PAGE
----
The History of England from the
Invasion of Julius Cæsar to the Revolution of 1688

David Hume

Chapter 51

Reign of Charles I.

Third Parliament.---Petition of Right.---Prorogation.---Death of Buckingham.---New Session of Parliament.---Tonnage and Poundage.---Arminianism.---Dissolution of the Parliament.

There was reason to apprehend some disorder or insurrection, from the discontents which prevailed among the people in England (1628). Their liberties, they believed, were ravished from them; illegal taxes extorted; their commerce, which had met with a severe check from the Spanish, was totally annihilated by the French war; those military honors transmitted to them from their ancestors had received a grievous stain by two unsuccessful and ill-conducted expeditions; scarce an illustrious family but mourned, from the last of them, the loss of a son or brother; greater calamities were dreaded from the war with these powerful monarchies, concurring with the internal disorders under which the nation labored. And these ills were ascribed, not to the refractory disposition of the two former parliaments, to which they. were partly owing, but solely to Charles's obstinacy in adhering to the counsels of Buckingham---a man nowise entitled by his birth, age, services, or merit to that unlimited confidence reposed in him. To be sacrificed to the interest, policy, and ambition of the great is so much the common lot of the people that they may appear unreasonable who would pretend to complain of it; but to be the victim of the frivolous gallantry of a favorite, and of his boyish caprices, seemed the object of peculiar indignation.

In this situation, it may be imagined, the king and the duke dreaded, above all things, the assembling of a Parliament; but so little foresight had they possessed in their enterprising schemes that they found themselves under an absolute necessity of embracing that expedient. The money levied, or rather extorted, under color of prerogative, had come in very slowly, and had left such ill-humor in the nation that it appeared dangerous to renew the experiment. The absolute necessity of supply, it was hoped, would engage the Commons to forget past injuries; and, having experienced the ill effects of former obstinacy, they would probably assemble with the resolution of making some reasonable compliances. The more to soften them, it was concerted, by Sir Robert Cotton's advice, that Buckingham should be the first person that proposed in council the calling of a new Parliament. Having laid in this stock of merit, he expected that all his former misdemeanors would be overlooked and forgiven; and that, instead of a tyrant and oppressor, he should be regarded as the first patriot in the nation.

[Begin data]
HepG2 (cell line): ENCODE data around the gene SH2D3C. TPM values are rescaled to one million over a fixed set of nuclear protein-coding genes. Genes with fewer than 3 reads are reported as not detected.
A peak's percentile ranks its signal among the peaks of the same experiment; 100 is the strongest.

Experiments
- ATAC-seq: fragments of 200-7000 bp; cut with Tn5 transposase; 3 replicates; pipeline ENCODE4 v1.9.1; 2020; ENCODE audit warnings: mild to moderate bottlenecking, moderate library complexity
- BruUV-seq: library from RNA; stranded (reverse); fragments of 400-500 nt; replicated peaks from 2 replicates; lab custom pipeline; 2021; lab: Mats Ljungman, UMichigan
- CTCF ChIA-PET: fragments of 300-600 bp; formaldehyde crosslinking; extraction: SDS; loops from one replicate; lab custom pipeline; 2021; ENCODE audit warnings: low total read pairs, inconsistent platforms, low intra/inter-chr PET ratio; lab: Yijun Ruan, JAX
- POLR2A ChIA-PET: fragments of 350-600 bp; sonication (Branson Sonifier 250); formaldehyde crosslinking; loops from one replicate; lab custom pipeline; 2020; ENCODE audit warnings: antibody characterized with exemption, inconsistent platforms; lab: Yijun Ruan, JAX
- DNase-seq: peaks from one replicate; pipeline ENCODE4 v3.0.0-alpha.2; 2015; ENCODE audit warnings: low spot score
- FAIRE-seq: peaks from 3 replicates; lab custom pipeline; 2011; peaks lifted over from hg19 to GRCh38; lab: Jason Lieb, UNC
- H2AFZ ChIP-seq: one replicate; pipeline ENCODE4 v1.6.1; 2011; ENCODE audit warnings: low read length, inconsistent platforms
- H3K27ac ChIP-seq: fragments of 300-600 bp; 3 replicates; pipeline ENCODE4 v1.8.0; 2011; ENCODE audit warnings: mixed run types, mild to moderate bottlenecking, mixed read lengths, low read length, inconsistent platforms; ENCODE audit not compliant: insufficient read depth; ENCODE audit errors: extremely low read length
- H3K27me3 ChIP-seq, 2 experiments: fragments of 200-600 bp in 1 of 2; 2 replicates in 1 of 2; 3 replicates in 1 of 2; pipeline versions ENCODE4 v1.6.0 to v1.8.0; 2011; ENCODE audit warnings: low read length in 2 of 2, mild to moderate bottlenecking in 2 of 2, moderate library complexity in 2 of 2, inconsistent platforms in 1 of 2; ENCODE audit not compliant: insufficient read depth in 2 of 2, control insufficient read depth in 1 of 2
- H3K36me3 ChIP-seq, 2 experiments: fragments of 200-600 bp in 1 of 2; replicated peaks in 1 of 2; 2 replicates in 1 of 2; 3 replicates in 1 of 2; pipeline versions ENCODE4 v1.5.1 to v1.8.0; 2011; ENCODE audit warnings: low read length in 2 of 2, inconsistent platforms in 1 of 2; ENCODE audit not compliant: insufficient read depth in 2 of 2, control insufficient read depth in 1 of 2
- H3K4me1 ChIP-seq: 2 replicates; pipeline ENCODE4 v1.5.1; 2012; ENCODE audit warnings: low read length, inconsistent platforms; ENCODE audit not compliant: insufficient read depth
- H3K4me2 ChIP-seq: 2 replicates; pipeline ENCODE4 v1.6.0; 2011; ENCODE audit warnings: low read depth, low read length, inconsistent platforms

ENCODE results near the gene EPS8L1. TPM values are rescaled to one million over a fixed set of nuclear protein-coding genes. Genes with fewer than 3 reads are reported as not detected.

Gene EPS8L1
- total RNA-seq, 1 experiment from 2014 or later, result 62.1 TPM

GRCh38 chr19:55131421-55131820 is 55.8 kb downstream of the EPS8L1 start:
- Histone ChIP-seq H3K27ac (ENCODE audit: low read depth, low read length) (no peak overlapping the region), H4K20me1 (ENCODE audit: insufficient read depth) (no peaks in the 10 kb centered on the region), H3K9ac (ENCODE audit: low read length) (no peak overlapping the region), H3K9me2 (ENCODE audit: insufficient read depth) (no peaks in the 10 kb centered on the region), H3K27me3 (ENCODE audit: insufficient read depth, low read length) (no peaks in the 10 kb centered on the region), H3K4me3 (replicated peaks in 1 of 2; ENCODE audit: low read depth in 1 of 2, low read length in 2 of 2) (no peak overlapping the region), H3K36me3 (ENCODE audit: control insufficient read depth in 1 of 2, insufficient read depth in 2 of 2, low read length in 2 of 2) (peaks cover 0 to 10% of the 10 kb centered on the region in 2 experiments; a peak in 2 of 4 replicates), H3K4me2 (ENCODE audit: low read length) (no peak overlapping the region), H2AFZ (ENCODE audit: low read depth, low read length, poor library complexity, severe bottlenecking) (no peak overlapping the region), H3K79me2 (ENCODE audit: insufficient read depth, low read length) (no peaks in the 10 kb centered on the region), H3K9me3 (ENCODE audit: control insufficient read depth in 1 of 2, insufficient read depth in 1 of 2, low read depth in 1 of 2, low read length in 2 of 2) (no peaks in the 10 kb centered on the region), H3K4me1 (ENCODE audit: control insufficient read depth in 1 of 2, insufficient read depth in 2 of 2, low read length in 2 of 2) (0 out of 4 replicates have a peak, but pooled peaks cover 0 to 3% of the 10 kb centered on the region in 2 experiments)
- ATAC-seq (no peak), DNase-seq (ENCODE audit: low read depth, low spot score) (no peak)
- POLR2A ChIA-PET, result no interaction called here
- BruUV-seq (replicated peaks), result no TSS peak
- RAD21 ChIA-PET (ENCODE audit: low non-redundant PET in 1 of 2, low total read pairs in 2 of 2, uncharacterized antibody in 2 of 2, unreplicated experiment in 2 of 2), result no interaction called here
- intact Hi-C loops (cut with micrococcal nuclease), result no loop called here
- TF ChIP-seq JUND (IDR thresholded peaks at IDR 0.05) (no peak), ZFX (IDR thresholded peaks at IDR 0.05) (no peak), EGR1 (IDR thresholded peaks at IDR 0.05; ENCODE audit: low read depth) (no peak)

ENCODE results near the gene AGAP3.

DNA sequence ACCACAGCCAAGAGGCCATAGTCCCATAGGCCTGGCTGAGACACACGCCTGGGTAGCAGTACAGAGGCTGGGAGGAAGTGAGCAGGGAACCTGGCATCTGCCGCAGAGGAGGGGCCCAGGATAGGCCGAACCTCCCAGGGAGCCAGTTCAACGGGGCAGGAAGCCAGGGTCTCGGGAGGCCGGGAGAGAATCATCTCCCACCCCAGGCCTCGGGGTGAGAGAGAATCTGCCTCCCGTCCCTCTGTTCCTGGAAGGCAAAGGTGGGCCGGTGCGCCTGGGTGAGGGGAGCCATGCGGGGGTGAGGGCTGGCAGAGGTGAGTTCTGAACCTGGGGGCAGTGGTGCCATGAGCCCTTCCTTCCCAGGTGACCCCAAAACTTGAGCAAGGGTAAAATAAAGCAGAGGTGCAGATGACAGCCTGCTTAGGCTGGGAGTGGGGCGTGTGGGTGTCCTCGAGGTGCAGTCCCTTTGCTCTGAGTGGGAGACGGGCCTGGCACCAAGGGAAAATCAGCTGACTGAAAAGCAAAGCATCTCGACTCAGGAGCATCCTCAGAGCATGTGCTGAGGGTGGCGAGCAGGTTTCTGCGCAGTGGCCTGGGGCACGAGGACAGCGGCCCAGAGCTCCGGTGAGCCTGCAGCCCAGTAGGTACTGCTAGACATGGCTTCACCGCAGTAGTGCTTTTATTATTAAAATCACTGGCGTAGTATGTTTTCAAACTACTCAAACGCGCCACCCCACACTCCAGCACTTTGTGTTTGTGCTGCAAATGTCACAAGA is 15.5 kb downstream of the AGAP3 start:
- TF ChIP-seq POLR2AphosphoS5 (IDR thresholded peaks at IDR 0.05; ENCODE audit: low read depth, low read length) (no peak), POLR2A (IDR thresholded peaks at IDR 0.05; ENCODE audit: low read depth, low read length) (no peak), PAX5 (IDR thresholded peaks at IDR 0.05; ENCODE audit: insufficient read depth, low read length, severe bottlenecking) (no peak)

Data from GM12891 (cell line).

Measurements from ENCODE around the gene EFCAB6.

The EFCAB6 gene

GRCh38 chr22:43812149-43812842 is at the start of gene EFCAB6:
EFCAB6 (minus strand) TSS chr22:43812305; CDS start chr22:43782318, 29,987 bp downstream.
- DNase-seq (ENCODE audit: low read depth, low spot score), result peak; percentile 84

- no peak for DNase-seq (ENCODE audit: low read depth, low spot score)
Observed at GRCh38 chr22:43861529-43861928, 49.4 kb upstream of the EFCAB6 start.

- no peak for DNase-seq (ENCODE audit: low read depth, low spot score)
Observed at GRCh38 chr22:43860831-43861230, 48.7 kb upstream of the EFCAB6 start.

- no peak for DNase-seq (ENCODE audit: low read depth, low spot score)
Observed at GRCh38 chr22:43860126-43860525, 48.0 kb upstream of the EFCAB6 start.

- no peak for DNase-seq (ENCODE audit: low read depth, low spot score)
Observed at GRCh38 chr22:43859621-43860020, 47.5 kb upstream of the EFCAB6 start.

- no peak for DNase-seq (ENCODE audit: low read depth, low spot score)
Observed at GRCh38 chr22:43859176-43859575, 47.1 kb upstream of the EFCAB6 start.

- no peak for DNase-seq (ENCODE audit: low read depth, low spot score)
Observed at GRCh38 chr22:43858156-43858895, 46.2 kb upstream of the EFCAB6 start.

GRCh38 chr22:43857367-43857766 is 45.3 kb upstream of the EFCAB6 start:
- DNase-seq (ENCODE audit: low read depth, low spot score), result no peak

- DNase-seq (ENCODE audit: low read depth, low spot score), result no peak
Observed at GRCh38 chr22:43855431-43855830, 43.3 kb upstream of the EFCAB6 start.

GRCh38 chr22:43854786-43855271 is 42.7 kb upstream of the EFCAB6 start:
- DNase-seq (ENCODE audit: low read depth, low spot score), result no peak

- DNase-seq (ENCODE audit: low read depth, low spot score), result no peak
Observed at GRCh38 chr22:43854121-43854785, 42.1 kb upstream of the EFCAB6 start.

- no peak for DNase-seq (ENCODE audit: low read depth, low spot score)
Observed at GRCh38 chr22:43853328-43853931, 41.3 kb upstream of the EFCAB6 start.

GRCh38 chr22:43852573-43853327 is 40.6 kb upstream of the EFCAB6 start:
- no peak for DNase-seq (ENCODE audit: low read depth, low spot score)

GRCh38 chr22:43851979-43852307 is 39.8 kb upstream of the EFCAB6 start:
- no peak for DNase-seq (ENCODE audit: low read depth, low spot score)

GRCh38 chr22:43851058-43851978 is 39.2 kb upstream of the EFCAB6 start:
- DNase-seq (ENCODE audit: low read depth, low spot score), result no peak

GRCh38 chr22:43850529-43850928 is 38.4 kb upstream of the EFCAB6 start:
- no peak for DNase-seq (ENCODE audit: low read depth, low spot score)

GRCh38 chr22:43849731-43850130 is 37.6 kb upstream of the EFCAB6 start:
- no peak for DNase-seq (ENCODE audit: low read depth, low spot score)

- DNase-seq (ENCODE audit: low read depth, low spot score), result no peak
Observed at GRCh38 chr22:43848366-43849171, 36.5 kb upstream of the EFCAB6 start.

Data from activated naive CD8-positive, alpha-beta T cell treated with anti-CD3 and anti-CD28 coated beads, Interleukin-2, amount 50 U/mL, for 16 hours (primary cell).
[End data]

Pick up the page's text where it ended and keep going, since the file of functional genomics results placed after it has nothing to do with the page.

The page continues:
The views of the popular leaders were much more judicious and profound. When the Commons assembled (March 17, 1628), they appeared to be men of the same independent spirit with their predecessors, and possessed of such riches that their property was computed to surpass three times that of the House of Peers. They were deputed by boroughs and counties, inflamed, all of them, by the late violations of liberty; many of the members themselves bad been cast into prison, and had suffered by the measures of the court; yet, notwithstanding these circumstances, which might prompt them to embrace violent resolutions they entered upon business with perfect temper and decorum. They considered that the king, disgusted at these popular assemblies, and little prepossessed in favor of their privileges, wanted but a fair pretence for breaking with them, and would seize the first opportunity offered by any incident, or any undutiful behavior of the members. He fairly told them in his first speech that if they should not do their duties in contributing to the necessities of the state, he must, in discharge of his conscience, use those other means which God had put into his bands, in order to save that which the follies of some particular men may otherwise put in danger. ``Take not this for a threatening'' added the king, ``for I scorn to threaten any but my equals; but as an admonition from him who, by nature and duty, has most care of your preservation and prosperity.'' The lord keeper, by the king's direction, subjoined, ``This way of parliamentary supplies, as his majesty told you, he hath chosen, not as the only way, but as the fittest; not because he is destitute of others, but because it is most agreeable to the goodness of his own most gracious disposition, and to the desire and weal of his people. If this be deferred, necessity and the sword of the enemy make way for the others. Remember his majesty's admonition; I say, remember it.'' From these avowed maxims, the Commons foresaw that if the least handle were afforded, the king would immediately dissolve them, and would thence-forward deem himself justified for violating, in a manner still more open, all the ancient forms of the constitution. No remedy could then be looked for but from insurrections and civil war, of which the issue would be extremely uncertain, and which must, in all events, prove calamitous to the nation. To correct the late disorders in the administration required some new laws which would, no doubt, appear harsh to a prince so enamored of his prerogative; and it was requisite to temper, by the decency and moderation of their debates, the rigor which must necessarily attend their determinations. Nothing can give us a higher idea of the capacity of those men who now guided the Commons, and of the great authority which they had acquired, than the forming and executing of so judicious and so difficult a plan of operations.